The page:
Rift Valley fever

This highly contagious disease originated in the Rift Valley of East Africa, and occurred for the first time in South Africa during the 1950’s.

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The disease is caused by a virus that is transmitted by mosquitoes. Outbreaks usually occur from spring until late summer. South Africa has rain during this time – so it’s important for farmers to look out for the disease. People can contract RVF if they work with sick animals or contaminated meat. Mosquitoes don’t transmit RVF to humans.

Untreated, the disease can result in blindness, or death due to liver damage. Symptoms  Death among animals is common. Up to 95% of pregnant animals can abort and death of young lambs and calves can be high. Older animals are more resistant to RVF, and young animals can die quickly without showing any symptoms.Suspect RVF if older animals stop grazing, become weak and get left behind by the flock. There may also be nosebleeds and bloody diarrhoea, while the eyes and skin become yellowish. Goats are more resistant to RVF, and their symptoms are less severe.

Post-mortem signs
Look for blood in various organs, especially the heart, lungs, liver and gall bladder. Blood may also be found in the chest cavity.There will also be liver damage. It may be swollen, or enlarged, with a yellowish-orange colour. Pinhead-sized grey-white specks where cells have died can also be seen.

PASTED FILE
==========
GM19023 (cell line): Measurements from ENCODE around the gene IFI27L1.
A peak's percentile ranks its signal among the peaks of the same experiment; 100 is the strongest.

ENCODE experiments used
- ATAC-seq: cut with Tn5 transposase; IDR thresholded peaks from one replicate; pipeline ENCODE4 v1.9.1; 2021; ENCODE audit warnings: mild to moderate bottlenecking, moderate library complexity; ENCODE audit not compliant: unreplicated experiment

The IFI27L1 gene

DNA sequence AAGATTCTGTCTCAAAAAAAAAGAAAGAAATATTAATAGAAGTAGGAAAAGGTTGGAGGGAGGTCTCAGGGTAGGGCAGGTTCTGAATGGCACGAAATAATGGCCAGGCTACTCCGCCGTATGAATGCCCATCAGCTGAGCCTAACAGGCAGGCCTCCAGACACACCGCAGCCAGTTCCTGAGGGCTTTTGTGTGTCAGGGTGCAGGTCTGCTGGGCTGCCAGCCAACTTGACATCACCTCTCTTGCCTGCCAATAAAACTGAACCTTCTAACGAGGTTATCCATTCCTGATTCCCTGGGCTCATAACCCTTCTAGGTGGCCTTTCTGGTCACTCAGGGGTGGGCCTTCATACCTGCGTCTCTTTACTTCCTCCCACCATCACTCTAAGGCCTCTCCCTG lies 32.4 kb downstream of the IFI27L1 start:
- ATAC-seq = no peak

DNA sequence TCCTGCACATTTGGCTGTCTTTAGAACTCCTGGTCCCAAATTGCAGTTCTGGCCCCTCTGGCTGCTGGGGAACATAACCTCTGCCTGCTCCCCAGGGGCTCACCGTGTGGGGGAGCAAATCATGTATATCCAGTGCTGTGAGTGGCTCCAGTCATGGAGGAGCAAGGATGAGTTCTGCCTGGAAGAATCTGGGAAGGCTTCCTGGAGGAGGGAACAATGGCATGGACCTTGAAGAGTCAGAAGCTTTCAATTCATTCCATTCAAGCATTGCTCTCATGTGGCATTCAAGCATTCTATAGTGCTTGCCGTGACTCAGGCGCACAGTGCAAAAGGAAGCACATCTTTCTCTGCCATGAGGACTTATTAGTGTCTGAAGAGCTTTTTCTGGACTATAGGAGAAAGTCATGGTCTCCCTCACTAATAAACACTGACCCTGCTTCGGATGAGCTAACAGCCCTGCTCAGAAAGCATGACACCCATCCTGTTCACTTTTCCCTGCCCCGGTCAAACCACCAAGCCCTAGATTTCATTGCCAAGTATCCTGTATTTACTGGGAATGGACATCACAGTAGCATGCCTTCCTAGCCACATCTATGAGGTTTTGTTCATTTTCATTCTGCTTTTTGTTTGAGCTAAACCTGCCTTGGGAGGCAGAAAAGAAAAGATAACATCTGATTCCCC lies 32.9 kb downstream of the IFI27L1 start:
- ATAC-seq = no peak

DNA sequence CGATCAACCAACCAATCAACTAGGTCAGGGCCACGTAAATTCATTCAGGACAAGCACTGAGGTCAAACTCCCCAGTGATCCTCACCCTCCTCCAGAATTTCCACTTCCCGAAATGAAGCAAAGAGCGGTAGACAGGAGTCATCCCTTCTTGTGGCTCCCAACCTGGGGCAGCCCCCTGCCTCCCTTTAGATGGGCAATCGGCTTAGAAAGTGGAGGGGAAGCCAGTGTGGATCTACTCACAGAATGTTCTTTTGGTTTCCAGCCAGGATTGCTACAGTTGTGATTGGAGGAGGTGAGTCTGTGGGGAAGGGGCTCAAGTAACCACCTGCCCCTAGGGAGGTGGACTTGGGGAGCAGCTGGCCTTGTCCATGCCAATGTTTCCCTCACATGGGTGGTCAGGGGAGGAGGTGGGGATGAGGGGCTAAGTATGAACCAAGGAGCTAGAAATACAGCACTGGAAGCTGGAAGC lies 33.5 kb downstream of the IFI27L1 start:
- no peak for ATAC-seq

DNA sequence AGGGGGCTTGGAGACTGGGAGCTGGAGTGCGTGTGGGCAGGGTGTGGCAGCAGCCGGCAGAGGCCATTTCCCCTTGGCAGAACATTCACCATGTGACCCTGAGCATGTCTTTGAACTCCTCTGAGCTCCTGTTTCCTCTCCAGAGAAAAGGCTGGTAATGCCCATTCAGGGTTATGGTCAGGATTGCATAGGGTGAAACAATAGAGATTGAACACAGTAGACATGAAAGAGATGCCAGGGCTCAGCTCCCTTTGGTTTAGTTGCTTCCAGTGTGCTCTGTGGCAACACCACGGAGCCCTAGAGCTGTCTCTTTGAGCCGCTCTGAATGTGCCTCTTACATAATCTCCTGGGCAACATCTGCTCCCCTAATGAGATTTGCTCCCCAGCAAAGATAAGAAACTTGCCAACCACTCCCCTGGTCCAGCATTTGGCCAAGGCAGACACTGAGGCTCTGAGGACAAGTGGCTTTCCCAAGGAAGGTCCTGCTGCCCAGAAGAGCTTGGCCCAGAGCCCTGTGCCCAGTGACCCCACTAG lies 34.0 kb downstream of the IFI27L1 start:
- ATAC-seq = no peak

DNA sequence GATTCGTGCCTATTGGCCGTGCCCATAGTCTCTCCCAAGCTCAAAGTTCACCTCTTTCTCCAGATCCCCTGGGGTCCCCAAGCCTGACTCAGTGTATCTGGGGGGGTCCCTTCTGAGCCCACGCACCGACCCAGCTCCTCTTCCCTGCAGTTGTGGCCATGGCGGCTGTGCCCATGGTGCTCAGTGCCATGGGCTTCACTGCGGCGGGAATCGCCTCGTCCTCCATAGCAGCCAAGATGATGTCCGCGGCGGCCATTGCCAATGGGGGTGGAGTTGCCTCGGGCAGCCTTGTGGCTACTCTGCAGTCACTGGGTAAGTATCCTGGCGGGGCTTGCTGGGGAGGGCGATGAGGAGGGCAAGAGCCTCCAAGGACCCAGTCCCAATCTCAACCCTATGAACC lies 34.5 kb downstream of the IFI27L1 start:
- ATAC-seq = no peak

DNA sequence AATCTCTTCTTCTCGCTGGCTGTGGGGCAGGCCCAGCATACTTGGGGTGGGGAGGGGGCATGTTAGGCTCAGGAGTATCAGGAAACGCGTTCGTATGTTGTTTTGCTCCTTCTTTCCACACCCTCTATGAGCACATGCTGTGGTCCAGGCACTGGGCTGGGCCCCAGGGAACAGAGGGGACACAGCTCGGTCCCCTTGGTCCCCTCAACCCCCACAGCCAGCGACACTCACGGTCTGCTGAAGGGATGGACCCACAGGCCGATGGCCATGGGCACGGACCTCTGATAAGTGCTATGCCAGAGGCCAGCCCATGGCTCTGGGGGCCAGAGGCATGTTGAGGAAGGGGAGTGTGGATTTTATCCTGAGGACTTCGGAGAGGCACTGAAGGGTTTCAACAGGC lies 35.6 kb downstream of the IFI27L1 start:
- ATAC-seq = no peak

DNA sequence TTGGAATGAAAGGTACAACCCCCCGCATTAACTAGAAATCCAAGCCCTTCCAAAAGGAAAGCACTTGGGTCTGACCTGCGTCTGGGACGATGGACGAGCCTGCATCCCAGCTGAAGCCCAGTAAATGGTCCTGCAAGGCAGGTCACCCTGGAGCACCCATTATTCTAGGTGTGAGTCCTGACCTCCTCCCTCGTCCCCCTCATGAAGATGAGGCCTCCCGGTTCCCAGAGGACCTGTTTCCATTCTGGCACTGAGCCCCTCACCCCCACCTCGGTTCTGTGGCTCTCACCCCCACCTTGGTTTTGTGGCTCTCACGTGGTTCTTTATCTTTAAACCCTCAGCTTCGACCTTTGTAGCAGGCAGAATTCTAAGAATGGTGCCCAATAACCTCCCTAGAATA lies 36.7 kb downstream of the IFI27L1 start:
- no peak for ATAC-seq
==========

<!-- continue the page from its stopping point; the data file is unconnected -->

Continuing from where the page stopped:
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As no treatment exists yet for infected animals, prevention is the only solution. This can be done with vaccine. There are two types of vaccine – live Rift Valley fever vaccine and dead Rift Valley fever vaccine. In sheep and goats, a live RVF vaccine will immunise the animal for life, but it mustn’t be used on pregnant animals, because the ewe and unborn lamb can die. For pregnant sheep, goats and cattle, use the dead RVF vaccine, although it only protects the animal for one year.

RVF and Wesselbron disease
Wesselbron disease often occurs with RVF. The symptoms are very similar and abortions are common, but humans aren’t affected. These diseases are often confused – in fact, the difference can only be determined in a lab. Only a live vaccine is available for Wesselbron disease and it can be used with the live RVF vaccine, except on pregnant animals.Source: Department of agriculture, Western Cape. For more information on RVF and vaccine.

Contact Dr Jacob Modumo of Onderstepoort Biological Products on 012 522 1500 or [email protected].